10 Cole, Brendan. “Joe Biden's Popular Vote Share Is Third Largest by Presidential Challenger in Election History.” Newsweek. November 14, 2020.
13 Seitz-Wald, Alex, and Benjy Sarlin. “‘A huge catastrophe’: Democrats grapple with congressional and state election losses.” NBC News. November 23, 2020.
14 Cole, Brendan. “Joe Biden's Popular Vote Share Is Third Largest by Presidential Challenger in Election History.” Newsweek. November 14, 2020.
15 Krieg, Gregory. “5 takeaways from Biden's first wave of nominations and appointments.” CNN. November 24, 2020.
16 Tharoor, Ishaan. “Biden brings back the establishment.” The Washington Post. November 24, 2020.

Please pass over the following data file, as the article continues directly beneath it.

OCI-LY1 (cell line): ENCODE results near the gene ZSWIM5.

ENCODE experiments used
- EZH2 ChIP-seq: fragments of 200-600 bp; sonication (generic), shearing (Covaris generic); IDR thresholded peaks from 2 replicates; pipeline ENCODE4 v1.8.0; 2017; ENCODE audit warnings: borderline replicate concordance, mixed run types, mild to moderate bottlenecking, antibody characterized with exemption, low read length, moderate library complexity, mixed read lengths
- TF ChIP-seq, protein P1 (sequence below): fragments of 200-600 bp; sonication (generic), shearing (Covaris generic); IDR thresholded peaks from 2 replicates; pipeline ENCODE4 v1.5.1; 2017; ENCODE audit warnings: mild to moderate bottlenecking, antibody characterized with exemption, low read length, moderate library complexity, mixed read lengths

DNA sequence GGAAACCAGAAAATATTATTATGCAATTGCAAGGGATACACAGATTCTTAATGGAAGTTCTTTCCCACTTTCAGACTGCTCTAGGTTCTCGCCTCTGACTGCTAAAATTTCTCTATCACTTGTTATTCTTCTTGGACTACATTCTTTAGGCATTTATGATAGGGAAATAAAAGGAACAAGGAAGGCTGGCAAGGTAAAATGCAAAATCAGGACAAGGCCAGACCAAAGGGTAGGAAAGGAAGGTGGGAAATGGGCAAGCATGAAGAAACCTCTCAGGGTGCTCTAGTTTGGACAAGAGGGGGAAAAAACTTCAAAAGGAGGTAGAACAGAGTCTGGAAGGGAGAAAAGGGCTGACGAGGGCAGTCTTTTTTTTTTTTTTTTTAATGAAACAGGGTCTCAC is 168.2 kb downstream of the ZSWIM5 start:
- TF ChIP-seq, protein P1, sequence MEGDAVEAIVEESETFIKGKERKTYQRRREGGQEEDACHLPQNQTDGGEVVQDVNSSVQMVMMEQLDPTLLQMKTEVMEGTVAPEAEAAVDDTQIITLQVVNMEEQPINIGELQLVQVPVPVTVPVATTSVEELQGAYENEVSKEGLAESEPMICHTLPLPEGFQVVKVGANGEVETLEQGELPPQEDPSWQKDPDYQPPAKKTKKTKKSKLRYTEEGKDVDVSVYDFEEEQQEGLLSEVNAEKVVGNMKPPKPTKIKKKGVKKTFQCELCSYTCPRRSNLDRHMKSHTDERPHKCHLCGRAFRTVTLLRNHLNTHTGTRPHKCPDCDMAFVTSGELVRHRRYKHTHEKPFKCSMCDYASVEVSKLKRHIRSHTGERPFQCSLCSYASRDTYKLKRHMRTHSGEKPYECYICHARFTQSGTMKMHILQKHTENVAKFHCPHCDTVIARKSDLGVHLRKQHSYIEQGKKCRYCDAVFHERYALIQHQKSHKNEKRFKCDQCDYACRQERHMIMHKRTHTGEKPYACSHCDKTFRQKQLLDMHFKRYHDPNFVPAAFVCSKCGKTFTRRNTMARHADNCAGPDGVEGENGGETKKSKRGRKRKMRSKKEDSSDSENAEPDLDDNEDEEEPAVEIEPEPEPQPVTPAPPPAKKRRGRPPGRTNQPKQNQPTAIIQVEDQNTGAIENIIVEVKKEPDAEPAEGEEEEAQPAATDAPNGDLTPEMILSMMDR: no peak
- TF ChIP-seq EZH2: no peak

18 Seitz-Wald, Alex, and Benjy Sarlin. “‘A huge catastrophe’: Democrats grapple with congressional and state election losses.” NBC News. November 23, 2020.
19 Wang, Lu, and Claire Ballentine. “Back-to-Normal Rally Drives Dow Above 30,000 for First Time.” Yahoo Finance. November 24, 2020.
20 Krieg, Gregory. “5 takeaways from Biden's first wave of nominations and appointments.” CNN. November 24, 2020.
21 Schoeff, Mark, Jr. “Georgia’s Senate races could slow down Joe Biden’s agenda.” Investment News. November 16, 2020.
25 Microsoft Bing COVID-19 Tracker. Retrieved November 24, 2020.
26 Tanzi, Alexandre. “Millions of Americans Expect to Lose Their Homes as Covid Rages.” Bloomberg Wealth. November 23, 2020.
27 Microsoft Bing COVID-19 Tracker. Retrieved November 24, 2020.
28 Kirka, Danica. “3rd major COVID-19 vaccine shown to be effective and cheaper.” Associated Press. November 23, 2020.
30 Zidle, Joe. “Unintended Consequences of a Dovish Shift.” Blackstone. November 16, 2020.